Why “trauma-related dissociation” is a misnomer in courts: a critical analysis of Brand et al. (2017a, b)

Harald Merckelbach*, Lawrence Patihis

*Corresponding author for this work

Research output: Contribution to journalArticlepeer-review

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Abstract

Forensic psychologists are sometimes faced with the task of educating triers of fact about the evidential weight of dissociative experiences reported by claimants in litigation procedures. In their two-part essay, Brand et al. (Psychological Injury and Law, 10, 283–297, 2017a; Psychological Injury and Law, 10, 298–312, 2017b) provide advice to experts who find themselves in such situation. We argue that the Brand et al. approach is problematic and might induce confirmation bias in experts. Their approach is not well connected to the extant literature on recovered memories, dissociative amnesia, memory distortions, and symptom validity testing. In some instances, Brand et al. (Psychological Injury and Law, 10, 283–297, 2017a; Psychological Injury and Law, 10, 298–312, 2017b) simplify the current body of knowledge about dissociation; in other instances, they ignore relevant empirical studies to an extent that is worrisome.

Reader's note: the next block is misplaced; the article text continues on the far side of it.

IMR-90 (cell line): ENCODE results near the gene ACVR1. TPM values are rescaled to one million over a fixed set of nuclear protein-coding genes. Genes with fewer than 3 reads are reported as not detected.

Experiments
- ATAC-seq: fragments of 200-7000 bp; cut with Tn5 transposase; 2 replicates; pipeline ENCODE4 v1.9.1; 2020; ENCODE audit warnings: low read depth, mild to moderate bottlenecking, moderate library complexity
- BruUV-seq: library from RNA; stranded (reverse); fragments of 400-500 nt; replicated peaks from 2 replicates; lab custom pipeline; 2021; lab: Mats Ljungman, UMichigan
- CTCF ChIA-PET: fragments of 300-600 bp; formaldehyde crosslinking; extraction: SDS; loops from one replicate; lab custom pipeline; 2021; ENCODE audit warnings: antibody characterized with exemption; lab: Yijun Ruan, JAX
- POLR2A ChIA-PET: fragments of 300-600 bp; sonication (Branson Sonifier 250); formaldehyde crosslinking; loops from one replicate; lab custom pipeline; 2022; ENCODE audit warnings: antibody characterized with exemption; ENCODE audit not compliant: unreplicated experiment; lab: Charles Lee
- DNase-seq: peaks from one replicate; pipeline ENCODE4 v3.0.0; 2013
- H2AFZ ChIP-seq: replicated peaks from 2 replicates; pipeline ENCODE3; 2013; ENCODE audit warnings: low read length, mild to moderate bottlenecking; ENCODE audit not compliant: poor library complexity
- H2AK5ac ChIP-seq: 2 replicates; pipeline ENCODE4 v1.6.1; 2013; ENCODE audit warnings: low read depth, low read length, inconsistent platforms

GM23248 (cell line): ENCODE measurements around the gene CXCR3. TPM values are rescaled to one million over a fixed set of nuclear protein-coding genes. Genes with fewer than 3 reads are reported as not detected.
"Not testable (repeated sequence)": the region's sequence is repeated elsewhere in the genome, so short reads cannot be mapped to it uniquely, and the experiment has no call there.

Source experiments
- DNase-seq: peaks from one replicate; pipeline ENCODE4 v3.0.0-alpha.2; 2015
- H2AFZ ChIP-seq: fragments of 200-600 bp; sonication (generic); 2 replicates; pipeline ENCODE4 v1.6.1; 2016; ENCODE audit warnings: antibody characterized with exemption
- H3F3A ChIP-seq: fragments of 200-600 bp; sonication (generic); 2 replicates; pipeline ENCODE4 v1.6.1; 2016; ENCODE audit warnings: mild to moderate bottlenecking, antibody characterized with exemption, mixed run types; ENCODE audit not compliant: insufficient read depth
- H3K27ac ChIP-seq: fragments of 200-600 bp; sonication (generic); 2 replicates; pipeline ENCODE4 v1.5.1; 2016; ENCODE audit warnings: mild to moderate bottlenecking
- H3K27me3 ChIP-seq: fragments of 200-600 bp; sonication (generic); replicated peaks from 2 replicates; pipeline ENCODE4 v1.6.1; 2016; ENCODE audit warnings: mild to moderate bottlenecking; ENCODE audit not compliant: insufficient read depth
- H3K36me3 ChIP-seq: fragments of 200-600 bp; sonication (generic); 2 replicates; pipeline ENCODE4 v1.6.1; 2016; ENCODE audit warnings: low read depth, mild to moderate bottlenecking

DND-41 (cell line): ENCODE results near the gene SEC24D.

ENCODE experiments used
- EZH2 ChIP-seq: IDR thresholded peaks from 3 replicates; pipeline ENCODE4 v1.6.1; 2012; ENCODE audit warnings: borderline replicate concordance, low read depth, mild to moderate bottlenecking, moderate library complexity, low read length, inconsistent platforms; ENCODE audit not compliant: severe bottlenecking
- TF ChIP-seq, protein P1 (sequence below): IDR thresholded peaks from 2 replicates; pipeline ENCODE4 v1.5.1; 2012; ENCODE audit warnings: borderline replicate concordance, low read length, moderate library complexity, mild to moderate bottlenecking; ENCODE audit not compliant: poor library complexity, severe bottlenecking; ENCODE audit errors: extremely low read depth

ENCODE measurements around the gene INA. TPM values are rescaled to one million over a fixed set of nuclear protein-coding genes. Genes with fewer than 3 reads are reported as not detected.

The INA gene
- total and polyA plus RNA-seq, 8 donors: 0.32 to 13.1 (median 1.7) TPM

Original languageEnglish
Pages (from-to)370-376
Number of pages7
JournalPsychological Injury and Law
Volume11
Issue number4
Early online date8 Aug 2018
DOIs
Publication statusPublished - 1 Dec 2018

Keywords

  • Biases
  • Dissociative symptoms
  • Expert witness testimony
  • Symptom validity

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